How did we come down to asking if you would share your Facebook login credentials with employers? Why Facebook and not Gmail or Twitter? Well, Zuckerberg and Co. say they’ve got over 750 million active users, 50% of whom log on to the site on any given day and members apparently while away up to 700 billion minutes a month on the SNS. That’s a whole lot of time spent doing nothing that would be considered particularly useful by folks of the more traditional sort. On the other hand, why would people join a community which defines itself around the idea of sharing and prefer to be left alone?
The problem with social networking is that it manages to convince users others really care about the itty bitty details of their lives. Why else would you be able to see status messages like ‘It’s so hot today, I’m sweating’ or ‘There’s a bug in my bed, can’t sleep.’ Please note – ‘You’re not sweating, you’re perspiring’ in response to the former status may not actually be an indication of another member’s interest in your ‘personal’ life. When you get tagged in one of those ‘25 Random Things about Me’ chain notes, did you actually read what the person who tagged you had to say about himself before going ahead and telling the world about yourself?
Facebook is undoubtedly one of the most engaging online platforms in the world and that narcissist urge to entertain the audience while on it is something everyone succumbs to at one point or the other. Hence, those pictures of less than sober revelry, a strange tattoo in a strange location, your views on politics or the old boss may surely make it to the website. But that’s not the kind of image you want to be associated with when sitting down to an interview with a potential employer across the table. Just this year, the American Civil Liberties Union (ALCU) brought to light a case in which corrections officer, Robert Collins, was apparently coerced into providing his Facebook login credentials to the Maryland Division of Corrections (DOC) during a recertification interview.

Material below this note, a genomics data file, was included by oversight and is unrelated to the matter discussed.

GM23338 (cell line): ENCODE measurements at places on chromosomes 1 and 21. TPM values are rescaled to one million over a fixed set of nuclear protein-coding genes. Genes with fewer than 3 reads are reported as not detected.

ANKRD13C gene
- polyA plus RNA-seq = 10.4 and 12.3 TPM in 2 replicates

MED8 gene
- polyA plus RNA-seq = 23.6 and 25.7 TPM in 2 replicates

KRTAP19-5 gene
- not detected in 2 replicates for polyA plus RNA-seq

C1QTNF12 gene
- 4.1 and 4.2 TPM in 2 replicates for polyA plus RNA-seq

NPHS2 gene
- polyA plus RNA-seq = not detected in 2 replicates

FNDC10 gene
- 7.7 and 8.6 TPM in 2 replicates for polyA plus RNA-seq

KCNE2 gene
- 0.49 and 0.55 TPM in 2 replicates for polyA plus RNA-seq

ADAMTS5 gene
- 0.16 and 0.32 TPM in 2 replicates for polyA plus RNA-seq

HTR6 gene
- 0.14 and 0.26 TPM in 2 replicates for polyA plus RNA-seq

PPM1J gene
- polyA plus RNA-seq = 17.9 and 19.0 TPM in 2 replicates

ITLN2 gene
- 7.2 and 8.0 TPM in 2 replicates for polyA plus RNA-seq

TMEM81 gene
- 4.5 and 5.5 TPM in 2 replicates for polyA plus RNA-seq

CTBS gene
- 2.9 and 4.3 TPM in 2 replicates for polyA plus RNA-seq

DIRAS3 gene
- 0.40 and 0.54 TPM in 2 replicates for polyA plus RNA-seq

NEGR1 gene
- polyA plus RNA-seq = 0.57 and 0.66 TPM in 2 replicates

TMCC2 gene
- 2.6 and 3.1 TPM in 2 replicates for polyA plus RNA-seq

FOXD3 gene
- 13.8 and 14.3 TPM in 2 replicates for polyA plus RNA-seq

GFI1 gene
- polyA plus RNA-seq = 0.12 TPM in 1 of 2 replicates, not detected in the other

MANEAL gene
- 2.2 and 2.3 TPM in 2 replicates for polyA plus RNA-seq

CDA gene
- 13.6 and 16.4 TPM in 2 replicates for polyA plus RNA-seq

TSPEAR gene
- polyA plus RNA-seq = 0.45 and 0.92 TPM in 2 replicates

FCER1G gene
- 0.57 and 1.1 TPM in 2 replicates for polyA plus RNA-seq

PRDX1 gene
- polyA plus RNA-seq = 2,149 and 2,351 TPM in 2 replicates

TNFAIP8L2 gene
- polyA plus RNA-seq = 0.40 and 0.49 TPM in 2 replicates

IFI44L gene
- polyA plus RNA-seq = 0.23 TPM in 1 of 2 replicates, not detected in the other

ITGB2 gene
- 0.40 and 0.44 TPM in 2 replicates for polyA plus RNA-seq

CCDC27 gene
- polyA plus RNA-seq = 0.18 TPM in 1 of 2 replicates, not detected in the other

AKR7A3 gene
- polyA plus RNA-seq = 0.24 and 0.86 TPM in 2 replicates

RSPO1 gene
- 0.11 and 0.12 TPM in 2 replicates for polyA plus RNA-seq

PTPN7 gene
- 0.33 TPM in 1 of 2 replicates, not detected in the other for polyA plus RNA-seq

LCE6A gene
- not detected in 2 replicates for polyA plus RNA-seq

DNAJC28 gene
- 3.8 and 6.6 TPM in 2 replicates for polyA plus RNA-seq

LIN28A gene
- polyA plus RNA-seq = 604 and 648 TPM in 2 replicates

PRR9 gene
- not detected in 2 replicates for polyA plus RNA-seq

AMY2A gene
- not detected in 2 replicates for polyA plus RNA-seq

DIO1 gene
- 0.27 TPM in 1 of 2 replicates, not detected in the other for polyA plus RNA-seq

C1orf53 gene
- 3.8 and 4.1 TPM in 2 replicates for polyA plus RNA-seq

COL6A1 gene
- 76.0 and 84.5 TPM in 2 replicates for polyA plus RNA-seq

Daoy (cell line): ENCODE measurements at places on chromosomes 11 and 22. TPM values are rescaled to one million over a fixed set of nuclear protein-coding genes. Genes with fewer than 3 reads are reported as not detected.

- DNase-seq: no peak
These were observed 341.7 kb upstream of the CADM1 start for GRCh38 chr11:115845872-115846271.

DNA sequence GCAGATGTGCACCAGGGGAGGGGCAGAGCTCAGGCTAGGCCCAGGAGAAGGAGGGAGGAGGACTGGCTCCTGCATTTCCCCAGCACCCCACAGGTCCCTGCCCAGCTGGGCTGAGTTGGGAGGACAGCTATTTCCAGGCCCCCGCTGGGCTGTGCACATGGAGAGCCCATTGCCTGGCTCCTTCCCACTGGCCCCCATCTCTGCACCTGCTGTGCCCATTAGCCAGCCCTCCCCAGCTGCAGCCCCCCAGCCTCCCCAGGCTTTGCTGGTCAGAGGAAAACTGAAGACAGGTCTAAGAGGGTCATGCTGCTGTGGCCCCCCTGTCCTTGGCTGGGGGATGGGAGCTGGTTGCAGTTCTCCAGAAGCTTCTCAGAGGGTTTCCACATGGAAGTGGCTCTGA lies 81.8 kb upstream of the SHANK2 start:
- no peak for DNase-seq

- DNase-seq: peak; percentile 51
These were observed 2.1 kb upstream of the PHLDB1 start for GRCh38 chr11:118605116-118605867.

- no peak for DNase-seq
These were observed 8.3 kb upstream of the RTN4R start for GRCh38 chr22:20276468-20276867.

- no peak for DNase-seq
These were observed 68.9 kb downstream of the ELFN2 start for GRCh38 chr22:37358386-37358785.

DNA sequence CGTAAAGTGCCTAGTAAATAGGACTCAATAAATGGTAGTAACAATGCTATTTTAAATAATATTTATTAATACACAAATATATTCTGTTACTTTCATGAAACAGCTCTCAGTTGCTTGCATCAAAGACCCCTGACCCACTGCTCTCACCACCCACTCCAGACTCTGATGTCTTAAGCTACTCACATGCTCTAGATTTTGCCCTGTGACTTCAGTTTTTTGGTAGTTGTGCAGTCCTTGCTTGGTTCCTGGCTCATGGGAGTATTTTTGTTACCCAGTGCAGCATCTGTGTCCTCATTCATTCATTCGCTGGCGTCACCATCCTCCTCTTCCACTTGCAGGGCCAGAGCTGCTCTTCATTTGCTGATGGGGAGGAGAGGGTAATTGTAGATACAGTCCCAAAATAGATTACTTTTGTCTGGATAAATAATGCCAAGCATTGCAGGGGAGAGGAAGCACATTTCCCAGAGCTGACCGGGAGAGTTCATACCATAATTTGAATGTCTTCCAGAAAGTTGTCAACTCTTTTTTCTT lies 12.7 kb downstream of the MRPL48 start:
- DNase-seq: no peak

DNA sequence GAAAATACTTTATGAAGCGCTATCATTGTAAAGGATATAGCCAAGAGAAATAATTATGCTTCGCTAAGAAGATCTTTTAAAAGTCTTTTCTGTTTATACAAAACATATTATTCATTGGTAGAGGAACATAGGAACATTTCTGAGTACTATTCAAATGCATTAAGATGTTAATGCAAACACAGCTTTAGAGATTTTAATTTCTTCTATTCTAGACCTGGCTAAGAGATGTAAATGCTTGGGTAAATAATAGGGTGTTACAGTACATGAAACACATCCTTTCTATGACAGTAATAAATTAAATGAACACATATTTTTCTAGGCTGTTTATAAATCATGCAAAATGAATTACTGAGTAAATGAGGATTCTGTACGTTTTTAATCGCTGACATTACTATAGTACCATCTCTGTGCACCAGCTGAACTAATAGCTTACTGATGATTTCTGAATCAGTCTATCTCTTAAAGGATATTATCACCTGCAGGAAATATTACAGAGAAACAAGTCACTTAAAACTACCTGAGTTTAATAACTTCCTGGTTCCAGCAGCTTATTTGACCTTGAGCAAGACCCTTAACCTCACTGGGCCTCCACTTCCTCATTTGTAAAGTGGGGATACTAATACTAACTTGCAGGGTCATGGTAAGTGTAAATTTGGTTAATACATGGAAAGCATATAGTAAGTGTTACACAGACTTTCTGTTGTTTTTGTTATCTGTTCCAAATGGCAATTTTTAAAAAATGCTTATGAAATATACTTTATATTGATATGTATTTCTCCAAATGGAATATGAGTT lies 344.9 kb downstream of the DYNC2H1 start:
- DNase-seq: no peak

Reportedly, Collins had to sit across the desk while the interviewer logged in to his account and read not only his posts, but those of his family and friends too. Some may be able to justify taking such a liberty in the name of national security. Others have been calling it an unwarranted breach of privacy. It’s clearly a very delicate issue. If companies were allowed to access someone’s private messages, mails and posts on Facebook, wouldn’t it be as good as letting them riffle through employers’ private letters? The question everyone concerned has been mulling over is whether employers have the right to ask any employee for their login details.
“I send private messages to my friends through the Messages application because it’s convenient since I’m on Facebook all the time outside working hours. Why would I let anyone else access my account?” says Reese Carvalho, career consultant. “And I wouldn’t want any of my senior colleagues at work to see the other side of me when I’m with my friends and obviously off my guard. It could come off as immature, especially in my line of work. Work and personal lives are two separate things and they should stay that way. If employers expect us to behave professionally at work, they should learn to respect our personal lives and stay out of it.”
What about you? Would you share your login with an employer if he could give you that really awesome job with an even more awesome paycheck? Or would you sell your soul rather than give away your Facebook login details?